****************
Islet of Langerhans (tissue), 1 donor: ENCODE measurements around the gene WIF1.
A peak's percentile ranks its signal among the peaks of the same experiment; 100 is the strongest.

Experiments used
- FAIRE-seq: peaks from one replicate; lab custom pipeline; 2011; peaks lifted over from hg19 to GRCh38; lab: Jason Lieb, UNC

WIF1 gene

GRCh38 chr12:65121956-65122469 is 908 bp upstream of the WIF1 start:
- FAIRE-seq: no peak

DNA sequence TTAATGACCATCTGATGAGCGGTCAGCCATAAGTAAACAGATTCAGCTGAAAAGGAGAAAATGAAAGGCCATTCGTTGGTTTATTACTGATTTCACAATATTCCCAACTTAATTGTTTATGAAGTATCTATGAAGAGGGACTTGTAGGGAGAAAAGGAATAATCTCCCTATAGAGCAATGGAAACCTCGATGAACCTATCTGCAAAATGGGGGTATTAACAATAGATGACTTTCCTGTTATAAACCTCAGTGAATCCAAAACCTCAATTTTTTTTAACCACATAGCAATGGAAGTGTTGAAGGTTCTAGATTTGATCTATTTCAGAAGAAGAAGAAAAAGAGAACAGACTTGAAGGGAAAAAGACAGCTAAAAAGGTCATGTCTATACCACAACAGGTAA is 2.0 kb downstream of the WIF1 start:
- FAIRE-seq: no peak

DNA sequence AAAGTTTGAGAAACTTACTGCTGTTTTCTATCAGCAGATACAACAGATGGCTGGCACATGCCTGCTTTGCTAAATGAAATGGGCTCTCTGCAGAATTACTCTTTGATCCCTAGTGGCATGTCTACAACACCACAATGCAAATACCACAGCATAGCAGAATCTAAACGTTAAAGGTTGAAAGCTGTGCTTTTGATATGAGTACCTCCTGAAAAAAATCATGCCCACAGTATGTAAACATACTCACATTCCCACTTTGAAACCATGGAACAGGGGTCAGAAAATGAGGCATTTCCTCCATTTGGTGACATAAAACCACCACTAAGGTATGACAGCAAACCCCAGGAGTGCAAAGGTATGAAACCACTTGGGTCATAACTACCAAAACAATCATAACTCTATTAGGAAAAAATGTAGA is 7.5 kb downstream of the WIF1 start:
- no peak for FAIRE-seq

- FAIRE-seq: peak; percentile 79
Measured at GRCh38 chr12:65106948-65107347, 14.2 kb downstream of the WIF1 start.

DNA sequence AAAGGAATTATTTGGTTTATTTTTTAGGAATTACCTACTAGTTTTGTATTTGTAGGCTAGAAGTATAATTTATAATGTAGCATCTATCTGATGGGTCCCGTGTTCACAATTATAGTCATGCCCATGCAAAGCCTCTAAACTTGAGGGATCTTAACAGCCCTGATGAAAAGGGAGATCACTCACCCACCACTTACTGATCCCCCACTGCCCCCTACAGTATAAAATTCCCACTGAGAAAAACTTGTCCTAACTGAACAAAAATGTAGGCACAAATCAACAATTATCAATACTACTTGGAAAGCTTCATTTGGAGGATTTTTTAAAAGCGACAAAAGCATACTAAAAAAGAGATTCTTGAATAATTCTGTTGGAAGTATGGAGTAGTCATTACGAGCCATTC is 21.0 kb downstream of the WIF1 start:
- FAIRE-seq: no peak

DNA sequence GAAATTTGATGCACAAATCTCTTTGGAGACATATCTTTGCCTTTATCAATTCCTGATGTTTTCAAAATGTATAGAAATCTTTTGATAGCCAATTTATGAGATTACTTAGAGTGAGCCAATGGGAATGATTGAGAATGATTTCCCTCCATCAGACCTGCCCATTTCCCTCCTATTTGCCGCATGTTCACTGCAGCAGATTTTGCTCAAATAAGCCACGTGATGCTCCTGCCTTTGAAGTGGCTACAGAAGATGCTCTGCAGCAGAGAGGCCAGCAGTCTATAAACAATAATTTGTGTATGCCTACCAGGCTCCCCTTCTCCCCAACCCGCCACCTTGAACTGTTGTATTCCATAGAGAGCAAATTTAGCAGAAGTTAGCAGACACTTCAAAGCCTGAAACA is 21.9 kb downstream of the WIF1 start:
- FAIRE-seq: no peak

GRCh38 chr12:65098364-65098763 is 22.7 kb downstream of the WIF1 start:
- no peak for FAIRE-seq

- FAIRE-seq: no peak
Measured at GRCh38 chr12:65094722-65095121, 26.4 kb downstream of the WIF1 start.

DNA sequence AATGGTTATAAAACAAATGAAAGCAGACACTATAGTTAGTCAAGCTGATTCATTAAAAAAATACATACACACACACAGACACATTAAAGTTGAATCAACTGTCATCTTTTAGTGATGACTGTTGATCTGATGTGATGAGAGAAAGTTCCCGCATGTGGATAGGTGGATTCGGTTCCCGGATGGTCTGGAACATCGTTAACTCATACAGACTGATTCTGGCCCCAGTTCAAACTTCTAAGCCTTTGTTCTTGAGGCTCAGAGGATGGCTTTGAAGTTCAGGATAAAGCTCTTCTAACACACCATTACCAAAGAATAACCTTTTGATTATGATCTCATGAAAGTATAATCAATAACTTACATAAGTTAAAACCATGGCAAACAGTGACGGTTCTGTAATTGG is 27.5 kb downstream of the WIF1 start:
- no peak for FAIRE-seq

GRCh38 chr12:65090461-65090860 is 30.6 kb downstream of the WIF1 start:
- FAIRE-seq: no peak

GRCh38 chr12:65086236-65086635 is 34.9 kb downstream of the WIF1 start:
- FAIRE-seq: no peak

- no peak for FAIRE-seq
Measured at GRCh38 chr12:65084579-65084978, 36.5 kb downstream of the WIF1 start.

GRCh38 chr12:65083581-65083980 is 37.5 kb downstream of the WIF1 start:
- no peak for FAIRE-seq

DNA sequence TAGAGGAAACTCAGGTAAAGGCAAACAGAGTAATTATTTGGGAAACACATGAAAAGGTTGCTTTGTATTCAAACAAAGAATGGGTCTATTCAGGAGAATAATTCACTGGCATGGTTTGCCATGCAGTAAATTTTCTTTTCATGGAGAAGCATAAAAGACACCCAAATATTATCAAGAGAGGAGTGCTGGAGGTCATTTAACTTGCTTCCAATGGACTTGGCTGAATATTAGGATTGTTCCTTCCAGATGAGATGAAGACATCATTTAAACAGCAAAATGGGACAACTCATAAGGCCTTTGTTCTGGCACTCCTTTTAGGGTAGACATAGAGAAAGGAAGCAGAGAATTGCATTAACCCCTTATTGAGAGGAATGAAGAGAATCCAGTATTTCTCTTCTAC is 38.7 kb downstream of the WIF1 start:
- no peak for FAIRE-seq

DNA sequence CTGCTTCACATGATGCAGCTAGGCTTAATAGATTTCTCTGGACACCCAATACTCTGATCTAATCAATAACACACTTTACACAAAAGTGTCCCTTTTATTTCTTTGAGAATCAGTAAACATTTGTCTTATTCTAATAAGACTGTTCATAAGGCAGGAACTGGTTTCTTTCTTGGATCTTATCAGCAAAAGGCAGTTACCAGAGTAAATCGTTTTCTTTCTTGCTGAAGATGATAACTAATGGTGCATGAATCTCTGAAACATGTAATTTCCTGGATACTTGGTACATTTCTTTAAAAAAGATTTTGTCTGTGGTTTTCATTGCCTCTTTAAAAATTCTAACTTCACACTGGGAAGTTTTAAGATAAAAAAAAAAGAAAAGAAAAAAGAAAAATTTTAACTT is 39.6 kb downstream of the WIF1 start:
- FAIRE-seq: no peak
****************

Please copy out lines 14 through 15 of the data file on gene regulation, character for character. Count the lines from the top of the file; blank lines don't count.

DNA sequence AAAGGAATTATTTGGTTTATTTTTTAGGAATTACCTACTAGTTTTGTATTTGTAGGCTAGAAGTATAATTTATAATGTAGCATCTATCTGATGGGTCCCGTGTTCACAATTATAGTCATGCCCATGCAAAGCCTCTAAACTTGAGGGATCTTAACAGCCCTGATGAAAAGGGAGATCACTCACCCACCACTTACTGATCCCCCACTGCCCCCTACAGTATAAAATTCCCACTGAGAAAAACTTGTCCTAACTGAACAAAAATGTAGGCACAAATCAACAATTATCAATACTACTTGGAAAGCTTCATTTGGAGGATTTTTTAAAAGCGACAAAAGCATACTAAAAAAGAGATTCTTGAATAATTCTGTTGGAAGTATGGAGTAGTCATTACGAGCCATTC is 21.0 kb downstream of the WIF1 start:
- FAIRE-seq: no peak